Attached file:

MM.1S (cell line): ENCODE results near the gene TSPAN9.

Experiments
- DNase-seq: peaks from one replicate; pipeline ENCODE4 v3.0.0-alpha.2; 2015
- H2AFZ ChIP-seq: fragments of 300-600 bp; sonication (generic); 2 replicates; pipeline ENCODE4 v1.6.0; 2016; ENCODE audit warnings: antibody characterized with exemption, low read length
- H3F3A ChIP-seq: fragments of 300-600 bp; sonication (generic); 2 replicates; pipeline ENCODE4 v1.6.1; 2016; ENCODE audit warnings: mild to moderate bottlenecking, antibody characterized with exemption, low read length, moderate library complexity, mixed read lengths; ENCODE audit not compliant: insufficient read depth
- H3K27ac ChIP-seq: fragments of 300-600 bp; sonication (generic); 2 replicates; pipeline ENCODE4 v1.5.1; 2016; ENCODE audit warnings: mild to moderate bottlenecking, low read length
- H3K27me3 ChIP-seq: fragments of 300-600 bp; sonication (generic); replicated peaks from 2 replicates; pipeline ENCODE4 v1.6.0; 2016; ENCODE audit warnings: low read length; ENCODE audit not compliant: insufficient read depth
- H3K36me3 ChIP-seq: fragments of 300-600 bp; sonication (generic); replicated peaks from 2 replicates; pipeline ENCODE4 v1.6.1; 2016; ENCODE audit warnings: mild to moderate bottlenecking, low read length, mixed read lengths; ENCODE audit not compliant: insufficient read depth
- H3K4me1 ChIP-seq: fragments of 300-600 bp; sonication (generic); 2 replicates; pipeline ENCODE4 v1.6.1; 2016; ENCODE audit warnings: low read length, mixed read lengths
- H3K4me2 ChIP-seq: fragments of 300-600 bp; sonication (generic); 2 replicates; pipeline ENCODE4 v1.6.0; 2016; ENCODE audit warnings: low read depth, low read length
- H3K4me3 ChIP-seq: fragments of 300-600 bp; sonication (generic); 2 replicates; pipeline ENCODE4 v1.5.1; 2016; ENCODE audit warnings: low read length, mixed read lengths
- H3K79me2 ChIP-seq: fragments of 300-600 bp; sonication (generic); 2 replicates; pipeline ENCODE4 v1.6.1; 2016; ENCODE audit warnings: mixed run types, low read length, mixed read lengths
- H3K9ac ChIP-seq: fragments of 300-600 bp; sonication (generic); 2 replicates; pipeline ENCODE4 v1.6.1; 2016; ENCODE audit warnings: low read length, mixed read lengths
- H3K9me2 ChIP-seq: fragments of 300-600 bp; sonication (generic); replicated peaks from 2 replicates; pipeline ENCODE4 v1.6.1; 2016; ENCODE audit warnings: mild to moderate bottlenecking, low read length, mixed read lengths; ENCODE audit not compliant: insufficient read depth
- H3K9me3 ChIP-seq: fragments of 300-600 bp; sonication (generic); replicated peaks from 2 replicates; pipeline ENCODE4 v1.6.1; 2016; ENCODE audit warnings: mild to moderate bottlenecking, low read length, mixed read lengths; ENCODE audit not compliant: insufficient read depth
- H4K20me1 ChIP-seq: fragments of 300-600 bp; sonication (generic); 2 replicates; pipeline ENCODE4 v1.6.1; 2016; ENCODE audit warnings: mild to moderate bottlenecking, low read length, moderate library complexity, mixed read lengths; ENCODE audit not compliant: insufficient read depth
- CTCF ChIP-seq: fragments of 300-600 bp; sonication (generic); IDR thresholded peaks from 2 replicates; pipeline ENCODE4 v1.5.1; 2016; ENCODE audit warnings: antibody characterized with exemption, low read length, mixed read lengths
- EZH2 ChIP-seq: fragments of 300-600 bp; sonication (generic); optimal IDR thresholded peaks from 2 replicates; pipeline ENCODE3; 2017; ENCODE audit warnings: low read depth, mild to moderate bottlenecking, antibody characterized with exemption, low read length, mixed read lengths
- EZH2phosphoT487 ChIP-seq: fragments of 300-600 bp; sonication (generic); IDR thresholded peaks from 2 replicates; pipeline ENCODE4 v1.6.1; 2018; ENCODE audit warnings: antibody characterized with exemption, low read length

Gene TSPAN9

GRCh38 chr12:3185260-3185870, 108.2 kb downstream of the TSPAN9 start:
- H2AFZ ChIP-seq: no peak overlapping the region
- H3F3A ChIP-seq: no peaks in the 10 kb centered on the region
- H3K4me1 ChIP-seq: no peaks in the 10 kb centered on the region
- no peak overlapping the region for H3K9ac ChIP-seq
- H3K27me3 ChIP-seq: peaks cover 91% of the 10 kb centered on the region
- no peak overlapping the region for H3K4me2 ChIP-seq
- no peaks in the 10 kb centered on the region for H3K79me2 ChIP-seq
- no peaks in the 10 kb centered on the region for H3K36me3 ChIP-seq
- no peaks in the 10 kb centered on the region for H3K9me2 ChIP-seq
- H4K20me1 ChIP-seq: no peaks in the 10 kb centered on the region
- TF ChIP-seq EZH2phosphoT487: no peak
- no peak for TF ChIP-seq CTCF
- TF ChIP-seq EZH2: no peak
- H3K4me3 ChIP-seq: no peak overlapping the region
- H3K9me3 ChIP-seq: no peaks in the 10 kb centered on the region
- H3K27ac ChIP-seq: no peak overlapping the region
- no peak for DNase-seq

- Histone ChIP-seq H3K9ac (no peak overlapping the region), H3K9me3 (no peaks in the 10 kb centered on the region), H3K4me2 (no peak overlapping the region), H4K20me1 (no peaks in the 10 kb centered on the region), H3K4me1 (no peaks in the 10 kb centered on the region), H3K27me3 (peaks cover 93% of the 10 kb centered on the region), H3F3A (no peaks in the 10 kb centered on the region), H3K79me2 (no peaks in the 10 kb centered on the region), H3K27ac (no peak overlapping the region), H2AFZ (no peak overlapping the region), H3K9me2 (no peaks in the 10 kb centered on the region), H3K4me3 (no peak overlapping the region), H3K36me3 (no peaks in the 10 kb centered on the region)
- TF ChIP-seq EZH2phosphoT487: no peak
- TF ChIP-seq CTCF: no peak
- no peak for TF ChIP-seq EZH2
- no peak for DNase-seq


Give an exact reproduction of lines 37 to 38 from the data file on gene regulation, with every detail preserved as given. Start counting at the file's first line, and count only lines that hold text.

- H3K27ac ChIP-seq: no peak overlapping the region
- no peak for DNase-seq